Quantum VR: Post Mortem

Quantum VR: Post Mortem

Back in December 2019 my school launched a new set of projects, called Game Marmalades. These projects would last 4 weeks long with the goal of creating a solid concept ready for pre-production. The projects would be completed by groups of 6 to 9 students, a mix of Visual Artists, Programmers and Designers. The first week of this project would revolve mostly around pitching and gathering team members and the other weeks would be reserved for development.

Our project started off with a list of constraints made by our teachers; our concept would have to include one of all five columns, each consisting of five constraints. We started off with Machines, Clair Obscur, VR/AR, Connections & Extinction level event. From this we started brainstorming further. How can we create a satisfying VR experience in four weeks? How do we solve the age old VR movement problem? This second question became our main focus.

Example of non-euclidean spaces in a technical demo

Motion sickness in VR

VR games and VR in general has been struggling with finding ways of introducing movement without making players nauseated or confused. This nauseousness is called simulation sickness and has been reported since people have been making simulators, especially flight simulators. Simulation sickness in VR is primarily caused by a disconnect between the user's senses. There are many small 'fixes' to these problems (with my favorite ones being a virtual nose and getting players drunk before playing), but none of them seem to work for everyone.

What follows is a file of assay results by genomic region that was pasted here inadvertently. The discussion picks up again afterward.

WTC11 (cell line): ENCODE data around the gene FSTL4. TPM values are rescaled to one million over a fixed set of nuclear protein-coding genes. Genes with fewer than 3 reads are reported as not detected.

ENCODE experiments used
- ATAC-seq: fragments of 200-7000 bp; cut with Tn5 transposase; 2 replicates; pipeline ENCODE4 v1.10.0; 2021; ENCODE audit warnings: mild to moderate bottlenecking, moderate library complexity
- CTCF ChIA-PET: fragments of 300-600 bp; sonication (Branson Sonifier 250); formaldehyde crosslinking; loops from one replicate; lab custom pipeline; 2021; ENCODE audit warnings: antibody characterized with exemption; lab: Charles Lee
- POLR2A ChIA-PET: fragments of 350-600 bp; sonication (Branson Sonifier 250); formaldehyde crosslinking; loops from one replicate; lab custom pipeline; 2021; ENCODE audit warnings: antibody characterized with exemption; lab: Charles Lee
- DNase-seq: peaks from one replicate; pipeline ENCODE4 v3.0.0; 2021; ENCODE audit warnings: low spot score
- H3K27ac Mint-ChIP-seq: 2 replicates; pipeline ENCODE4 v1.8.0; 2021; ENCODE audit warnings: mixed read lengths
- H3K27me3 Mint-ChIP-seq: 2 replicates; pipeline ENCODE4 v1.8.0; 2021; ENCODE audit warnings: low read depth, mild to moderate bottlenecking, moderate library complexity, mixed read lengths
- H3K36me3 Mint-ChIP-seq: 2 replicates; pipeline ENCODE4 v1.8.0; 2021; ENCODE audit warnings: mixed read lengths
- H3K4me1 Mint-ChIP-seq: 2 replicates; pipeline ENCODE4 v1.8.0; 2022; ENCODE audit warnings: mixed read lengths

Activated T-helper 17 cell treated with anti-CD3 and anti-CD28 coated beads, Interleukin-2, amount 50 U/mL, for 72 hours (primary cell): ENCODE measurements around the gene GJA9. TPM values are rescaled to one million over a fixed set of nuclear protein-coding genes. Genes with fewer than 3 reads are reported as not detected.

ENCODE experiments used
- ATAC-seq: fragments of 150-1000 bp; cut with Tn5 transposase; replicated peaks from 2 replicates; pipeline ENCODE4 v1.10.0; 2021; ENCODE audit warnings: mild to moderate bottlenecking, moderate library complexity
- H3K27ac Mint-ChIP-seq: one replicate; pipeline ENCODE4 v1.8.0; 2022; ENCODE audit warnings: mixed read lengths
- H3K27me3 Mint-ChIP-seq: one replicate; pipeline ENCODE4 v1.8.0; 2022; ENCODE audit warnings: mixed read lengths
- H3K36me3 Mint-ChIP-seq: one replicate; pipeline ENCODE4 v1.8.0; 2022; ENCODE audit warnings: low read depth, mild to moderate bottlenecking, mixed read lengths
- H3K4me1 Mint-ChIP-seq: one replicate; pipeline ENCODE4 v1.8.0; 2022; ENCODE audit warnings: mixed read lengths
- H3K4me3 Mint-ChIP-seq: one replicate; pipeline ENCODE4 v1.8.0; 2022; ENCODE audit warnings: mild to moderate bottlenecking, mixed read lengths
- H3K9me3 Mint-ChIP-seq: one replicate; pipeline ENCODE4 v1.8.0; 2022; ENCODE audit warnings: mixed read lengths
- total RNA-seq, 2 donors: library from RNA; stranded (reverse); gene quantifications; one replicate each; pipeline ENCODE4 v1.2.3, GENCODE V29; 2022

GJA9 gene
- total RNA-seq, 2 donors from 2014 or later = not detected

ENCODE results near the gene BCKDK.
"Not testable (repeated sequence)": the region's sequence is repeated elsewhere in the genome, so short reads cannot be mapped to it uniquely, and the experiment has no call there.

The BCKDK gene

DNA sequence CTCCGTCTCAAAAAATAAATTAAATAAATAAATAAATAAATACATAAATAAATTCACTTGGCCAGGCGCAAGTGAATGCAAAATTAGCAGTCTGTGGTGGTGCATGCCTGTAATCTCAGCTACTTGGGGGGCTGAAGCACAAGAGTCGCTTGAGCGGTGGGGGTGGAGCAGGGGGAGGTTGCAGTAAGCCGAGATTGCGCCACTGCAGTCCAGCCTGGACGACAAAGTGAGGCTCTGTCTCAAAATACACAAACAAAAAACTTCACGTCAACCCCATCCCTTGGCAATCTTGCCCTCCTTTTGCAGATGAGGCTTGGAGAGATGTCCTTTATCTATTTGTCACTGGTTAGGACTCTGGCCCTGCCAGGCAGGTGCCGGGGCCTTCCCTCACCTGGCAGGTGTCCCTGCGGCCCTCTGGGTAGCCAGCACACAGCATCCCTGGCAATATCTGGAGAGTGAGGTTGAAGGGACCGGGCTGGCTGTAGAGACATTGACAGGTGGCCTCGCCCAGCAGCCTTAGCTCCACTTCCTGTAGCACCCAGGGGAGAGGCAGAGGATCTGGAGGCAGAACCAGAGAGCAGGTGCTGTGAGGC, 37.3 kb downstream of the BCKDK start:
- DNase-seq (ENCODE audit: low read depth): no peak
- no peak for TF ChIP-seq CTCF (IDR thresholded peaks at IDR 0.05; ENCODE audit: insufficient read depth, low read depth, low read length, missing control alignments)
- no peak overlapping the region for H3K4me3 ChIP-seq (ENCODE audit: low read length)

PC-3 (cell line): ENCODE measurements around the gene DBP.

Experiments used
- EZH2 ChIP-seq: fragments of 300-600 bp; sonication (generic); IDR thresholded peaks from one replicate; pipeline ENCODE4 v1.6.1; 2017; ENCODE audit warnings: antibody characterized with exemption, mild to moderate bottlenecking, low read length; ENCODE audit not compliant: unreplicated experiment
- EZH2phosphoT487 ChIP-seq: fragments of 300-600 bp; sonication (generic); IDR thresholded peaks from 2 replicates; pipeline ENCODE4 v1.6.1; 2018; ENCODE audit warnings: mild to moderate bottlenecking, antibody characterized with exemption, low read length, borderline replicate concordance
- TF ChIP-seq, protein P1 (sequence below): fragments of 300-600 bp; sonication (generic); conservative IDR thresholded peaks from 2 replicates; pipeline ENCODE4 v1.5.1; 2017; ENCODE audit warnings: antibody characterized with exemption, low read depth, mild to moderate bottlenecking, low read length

We started off with researching our best options, but none really worked for us, until we found a game made in 2019 by other IGAD students called Shattered Lights. Shattered Lights uses something called Room Scale Movement, meaning players have to physically walk in order to move in VR. This requires quite a bit of space, a minimum of 2.5 by 2.5 meters is recommended. Another trick Shattered Lights used was levels created with Non Euclidean Geometry, basically offering the player levels that are 'impossible' in real life.

Non-Euclidean Game Design

With this idea we started prototyping. The demo above was created in the first week of our project to get an idea of the scope and if our idea was even viable.

After the second week our team was expanded with one programmer and two designers, allowing us to start prototyping in a VR environment. For me personally it took some time getting used to non-euclidean level design. My main struggle was that our levels always felt 'cramped' because of the 3x3 meter limit. We managed to remove this feeling by creating huge open spaces where the player couldn't walk towards.

Feel free to take a look at our demo below: